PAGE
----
Beyond British and Commonwealth forces, the US Forces used many M3s in their first major operation in the west, the North African invasion in November 1942 (Operation Torch). They had some success against Italian tanks, but were butchered by German 88 mm (3.46 in) artillery and the up-gunned Panzer IIIs and IVs. It was clear that their high profile and the flat squared hull was too vulnerable. However, the M3 was popular, reliable and mobile, and the introduction of a diesel engine in the M3A1 made the small tank even more suitable for reconnaissance missions, so that the British Army asked by late 1941 for a dedicated scout variant that would trade-in the weak cannon armament (and the fourth crewman associated with it) for more mobility and range. This led to the M3A2, better known under the British name “Parsival”, because it was never adopted and operated by the U.S. Army.

The Parsival Mk. I used the standard M3 hull, but the lateral sponsons that formerly housed fixed machine guns were outright deleted in order to save weight and to reduce manufacturing effort as well as frontal area. Another major modification concerned the running gear: in order to improve speed and handling at higher speed, the M3’s vertical springs were replaced by a modified Christie running gear, which consisted of the standard drive wheel at the front, four large road wheels and three return rollers per side. The last pair of road wheels was mounted on trailing swing arms for increased ground contact and also acted as idler wheels. The M3A1’s optional 9-cylinder Guiberson T-1020 diesel became the Parsival’s standard engine, and, beyond the internal tanks, two additional external fuel drums could be mounted to the rear hull, extending range from 100 to 150 miles.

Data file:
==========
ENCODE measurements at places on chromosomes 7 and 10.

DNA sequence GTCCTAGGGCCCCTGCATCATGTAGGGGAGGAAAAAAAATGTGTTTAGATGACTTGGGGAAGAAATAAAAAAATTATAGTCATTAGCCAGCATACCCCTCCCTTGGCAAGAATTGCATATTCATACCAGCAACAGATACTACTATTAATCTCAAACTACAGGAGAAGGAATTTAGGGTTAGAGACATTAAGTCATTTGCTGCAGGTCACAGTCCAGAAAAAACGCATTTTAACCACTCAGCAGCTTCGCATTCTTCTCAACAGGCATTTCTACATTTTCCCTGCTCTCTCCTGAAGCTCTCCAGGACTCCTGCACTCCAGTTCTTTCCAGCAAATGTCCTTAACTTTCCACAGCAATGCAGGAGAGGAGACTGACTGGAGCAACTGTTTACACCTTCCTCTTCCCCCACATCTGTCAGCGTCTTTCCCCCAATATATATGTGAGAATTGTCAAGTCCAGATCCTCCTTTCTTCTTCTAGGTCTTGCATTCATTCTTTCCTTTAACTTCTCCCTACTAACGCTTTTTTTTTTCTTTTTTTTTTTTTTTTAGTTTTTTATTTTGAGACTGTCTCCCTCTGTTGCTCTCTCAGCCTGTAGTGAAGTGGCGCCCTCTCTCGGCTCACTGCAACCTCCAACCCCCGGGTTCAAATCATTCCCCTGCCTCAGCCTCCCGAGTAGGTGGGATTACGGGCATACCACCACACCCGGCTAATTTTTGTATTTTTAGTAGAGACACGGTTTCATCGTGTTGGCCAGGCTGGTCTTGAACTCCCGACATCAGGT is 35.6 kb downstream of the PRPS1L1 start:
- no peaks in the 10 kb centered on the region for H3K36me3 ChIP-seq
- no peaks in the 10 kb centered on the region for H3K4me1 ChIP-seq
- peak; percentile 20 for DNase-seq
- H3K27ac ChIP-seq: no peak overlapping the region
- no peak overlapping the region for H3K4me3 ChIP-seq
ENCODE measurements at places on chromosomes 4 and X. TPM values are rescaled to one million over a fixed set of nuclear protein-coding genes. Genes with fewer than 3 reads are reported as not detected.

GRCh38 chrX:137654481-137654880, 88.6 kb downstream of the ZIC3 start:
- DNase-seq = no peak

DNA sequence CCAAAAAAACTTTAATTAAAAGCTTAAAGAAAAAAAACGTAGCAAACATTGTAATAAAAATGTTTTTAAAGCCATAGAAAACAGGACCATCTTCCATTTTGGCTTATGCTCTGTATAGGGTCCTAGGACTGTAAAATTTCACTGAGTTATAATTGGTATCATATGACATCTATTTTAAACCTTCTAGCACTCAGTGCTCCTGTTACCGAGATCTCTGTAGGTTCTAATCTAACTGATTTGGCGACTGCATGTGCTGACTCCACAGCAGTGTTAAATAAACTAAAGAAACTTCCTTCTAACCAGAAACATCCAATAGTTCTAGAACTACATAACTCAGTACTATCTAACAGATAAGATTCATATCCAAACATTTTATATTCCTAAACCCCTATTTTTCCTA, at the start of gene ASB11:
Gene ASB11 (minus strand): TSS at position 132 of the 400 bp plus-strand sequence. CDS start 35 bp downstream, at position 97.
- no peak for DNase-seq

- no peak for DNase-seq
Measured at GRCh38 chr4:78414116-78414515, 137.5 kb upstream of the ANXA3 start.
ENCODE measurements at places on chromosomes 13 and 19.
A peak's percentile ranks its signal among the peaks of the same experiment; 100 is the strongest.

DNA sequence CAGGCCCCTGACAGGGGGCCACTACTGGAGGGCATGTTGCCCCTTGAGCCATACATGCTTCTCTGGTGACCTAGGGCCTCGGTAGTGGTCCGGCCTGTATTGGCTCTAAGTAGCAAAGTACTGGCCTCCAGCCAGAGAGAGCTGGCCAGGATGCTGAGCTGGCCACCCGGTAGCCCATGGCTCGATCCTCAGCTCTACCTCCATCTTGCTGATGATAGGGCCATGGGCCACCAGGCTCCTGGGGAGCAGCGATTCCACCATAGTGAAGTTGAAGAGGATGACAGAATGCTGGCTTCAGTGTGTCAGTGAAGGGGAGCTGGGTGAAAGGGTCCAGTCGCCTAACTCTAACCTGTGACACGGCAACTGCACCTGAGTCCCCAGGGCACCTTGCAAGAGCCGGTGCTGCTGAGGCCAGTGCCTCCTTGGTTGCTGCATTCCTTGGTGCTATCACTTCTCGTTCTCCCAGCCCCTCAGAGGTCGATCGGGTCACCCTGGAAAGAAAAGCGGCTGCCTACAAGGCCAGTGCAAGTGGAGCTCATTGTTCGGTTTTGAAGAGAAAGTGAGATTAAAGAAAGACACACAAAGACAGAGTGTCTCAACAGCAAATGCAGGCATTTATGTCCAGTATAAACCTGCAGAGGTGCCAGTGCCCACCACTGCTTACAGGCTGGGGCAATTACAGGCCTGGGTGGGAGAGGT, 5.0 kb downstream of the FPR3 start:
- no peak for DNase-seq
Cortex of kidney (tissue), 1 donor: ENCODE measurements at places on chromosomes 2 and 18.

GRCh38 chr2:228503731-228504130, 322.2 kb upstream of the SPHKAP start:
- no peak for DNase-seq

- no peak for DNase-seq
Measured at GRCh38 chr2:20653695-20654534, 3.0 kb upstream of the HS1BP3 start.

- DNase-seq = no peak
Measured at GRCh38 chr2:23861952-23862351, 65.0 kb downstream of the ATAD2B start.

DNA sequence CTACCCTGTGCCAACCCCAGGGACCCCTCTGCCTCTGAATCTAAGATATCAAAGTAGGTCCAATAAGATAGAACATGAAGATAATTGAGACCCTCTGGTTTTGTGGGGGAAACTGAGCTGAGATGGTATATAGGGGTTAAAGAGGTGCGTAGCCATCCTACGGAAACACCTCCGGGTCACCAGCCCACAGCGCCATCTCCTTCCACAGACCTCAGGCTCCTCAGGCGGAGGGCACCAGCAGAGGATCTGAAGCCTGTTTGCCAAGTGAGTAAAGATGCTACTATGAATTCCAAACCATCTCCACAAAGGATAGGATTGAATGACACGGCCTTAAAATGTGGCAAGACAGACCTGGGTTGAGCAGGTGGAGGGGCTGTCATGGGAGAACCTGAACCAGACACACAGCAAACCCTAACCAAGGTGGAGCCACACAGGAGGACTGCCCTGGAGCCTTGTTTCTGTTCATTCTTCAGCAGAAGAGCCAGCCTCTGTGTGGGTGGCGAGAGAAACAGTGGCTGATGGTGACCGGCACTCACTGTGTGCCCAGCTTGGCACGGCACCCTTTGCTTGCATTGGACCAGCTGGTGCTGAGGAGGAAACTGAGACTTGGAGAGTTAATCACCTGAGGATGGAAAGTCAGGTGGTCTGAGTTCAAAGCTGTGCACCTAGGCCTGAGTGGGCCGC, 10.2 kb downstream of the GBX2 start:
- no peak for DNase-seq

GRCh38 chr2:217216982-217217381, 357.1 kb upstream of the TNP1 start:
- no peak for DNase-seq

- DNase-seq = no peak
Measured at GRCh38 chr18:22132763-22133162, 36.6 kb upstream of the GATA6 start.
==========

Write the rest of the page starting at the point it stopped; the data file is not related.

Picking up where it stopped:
A new cast turret, similar in shape to the airborne M22 Locust tank, was mounted, which had a much lower profile and offered better ballistic protection than the M3’s original turret with vertical side walls. The reduced height was a trade-off for firepower, though: the turret did not carry a full-fledged cannon anymore, only a medium 0.5” (12.7 mm) machine gun as well as a light, coaxial 0.303” (7.62 mm) machine gun, all operated by the commander. The machine gun in the front bow, handled by the radio operator, was retained, and another light machine gun could optionally be mounted on top of the turret against aircraft. The turret was furthermore equipped with a set of two smoke grenade launchers.